Sinners or saints?
by Barry Newton
In recent years a puzzling trend has appeared along the paths I have trod. From pulpits and the Lord’s Table, the message has pealed forth that God’s people are sinners.
When confronted by something new, I often am aware of a certain inquisitiveness welling up within me to discover the innovation’s source. As of this moment, I only possess an educated guess.
The best I can surmise is that this characterization of Christians as sinners has arisen from some amalgamation of the desire to be confessional about one’s own failings, a presumably evangelistic reaction against Christians being perceived as “holier than thou,” and perhaps a few proof texts yanked out of context such as Romans 7:14-15.
Was I absent at a particularly influential lectureship or have I skipped over a popular book?
In contrast to what might be the evolution of a recent fad, I cannot recall a single time where any of the New Testament authors chose to depict the nature of Christians as being sinners or being sinful. As far as my mind serves me, the consistent voice of the New Testament is quite to the contrary.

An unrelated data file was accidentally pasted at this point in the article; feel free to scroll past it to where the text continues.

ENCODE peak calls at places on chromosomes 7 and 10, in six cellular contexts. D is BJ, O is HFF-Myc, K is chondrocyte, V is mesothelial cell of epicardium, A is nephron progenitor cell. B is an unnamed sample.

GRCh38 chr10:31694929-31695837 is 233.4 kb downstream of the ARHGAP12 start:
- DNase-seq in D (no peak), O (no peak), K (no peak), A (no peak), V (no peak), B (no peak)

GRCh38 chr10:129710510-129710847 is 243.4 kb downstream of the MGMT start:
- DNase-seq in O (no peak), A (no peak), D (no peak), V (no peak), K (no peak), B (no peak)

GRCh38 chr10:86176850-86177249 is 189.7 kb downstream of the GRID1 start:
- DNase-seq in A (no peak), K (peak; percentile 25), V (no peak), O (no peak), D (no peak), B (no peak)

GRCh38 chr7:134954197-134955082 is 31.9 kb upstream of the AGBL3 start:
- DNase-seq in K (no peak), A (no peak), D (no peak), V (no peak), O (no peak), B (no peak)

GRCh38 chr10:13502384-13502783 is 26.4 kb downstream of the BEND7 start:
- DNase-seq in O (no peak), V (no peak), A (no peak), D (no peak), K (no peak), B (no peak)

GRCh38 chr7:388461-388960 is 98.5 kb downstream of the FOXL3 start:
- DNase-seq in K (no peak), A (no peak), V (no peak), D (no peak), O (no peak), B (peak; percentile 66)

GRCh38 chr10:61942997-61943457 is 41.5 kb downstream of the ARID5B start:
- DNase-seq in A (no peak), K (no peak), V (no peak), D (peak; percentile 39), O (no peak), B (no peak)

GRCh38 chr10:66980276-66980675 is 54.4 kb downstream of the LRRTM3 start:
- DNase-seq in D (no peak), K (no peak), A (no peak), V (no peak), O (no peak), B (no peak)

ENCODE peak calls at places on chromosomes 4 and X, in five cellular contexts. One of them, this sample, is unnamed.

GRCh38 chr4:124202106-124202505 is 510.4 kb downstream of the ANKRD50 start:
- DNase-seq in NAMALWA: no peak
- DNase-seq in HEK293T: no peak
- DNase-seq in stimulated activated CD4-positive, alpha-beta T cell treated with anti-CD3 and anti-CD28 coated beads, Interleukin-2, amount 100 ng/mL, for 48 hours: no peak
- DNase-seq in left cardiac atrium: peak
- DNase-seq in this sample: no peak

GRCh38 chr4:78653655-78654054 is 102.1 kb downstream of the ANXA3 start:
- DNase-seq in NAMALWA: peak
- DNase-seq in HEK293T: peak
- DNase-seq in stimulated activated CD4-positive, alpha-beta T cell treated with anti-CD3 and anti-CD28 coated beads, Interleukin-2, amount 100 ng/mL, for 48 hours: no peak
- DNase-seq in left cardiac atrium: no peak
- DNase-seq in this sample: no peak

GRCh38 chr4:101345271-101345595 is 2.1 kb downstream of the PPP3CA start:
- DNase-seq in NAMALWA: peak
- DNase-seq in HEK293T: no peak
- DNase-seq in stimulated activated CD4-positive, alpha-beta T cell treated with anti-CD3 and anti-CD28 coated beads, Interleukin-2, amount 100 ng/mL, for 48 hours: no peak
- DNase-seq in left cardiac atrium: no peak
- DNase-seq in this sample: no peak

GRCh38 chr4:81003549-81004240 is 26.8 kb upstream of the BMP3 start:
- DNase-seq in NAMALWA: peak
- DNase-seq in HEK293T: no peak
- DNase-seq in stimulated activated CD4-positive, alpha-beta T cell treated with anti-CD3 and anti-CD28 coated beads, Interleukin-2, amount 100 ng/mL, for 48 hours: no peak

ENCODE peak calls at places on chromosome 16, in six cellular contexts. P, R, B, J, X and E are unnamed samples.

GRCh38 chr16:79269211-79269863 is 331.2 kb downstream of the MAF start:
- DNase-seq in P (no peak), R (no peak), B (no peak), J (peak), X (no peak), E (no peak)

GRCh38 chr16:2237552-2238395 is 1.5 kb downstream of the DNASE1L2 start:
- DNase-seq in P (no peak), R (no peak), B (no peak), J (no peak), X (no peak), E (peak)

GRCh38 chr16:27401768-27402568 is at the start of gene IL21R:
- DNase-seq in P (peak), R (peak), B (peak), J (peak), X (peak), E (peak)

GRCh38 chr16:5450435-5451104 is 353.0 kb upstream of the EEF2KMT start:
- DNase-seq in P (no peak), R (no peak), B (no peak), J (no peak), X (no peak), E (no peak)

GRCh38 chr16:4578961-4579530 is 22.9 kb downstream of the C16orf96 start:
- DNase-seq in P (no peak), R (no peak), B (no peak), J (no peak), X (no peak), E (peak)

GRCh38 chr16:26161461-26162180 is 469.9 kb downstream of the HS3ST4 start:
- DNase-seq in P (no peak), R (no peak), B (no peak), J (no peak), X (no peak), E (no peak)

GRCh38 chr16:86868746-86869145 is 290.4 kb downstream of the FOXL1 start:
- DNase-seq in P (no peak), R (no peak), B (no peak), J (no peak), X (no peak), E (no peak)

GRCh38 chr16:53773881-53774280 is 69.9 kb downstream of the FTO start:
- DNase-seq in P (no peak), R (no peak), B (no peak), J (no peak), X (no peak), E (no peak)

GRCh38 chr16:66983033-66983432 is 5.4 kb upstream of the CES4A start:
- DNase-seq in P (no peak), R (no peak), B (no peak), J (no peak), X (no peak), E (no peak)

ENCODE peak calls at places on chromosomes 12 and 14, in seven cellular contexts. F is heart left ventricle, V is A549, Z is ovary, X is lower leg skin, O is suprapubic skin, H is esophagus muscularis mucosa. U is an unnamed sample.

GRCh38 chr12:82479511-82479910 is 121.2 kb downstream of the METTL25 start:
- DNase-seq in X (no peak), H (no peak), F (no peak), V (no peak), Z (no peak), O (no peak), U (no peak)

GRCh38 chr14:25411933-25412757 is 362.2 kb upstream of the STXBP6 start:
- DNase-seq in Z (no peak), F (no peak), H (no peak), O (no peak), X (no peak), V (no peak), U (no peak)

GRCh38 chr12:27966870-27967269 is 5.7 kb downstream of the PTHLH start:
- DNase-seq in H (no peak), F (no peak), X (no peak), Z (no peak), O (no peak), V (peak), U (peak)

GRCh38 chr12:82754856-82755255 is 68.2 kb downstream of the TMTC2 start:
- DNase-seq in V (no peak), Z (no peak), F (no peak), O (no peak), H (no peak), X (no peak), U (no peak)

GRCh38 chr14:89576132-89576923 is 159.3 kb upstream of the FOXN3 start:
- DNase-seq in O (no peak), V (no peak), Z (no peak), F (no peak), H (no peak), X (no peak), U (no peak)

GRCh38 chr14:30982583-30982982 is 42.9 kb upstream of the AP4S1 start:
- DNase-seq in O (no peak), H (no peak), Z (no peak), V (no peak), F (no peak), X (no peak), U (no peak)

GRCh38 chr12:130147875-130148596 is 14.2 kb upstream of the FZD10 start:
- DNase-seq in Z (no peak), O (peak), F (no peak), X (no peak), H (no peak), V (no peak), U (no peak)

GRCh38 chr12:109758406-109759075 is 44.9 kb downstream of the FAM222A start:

In spite of their failings, Paul addressed the churches in Rome, Corinth(!), Achaia, Ephesus, Philippi, Colossae, and Jerusalem, along with all Christians, as being saints and those sanctified. With this choice of language Paul depicts Christians as being holy and as having been made holy.
Paul is not alone. Luke, when describing the early church in Jerusalem and Lydda, wrote that they were saints, that is holy. Likewise, both John and Jude refer to God’s people as the holy ones or saints.
Those early Christian voices within scripture had good reason for categorizing Christians as being holy, not sinful. Of the many verses which jump to mind, for me Hebrews 10:14 particularly stands out. Describing the effects of Jesus’ sacrifice for us, the author wrote, “For by one offering he has perfected for all time those who are made holy.”
I have no desire to undermine or shortchange the power and efficacy of Christ’s blood in our lives. God’s people have been made holy, and they are called to live up to being God’s holy people.
Although Christians may find themselves in need of confessing sin and relying upon Christ’s blood to cleanse themselves throughout their lives, this does not justify calling them sinners. Nor should they view themselves as such. God’s power through Christ has made them saints.
If the source of calling Christians sinners is a modern one, Christian leaders would do well to spend more time studying God’s word and less time devoted to listening to tapes or reading books by their well-intentioned fellow human beings.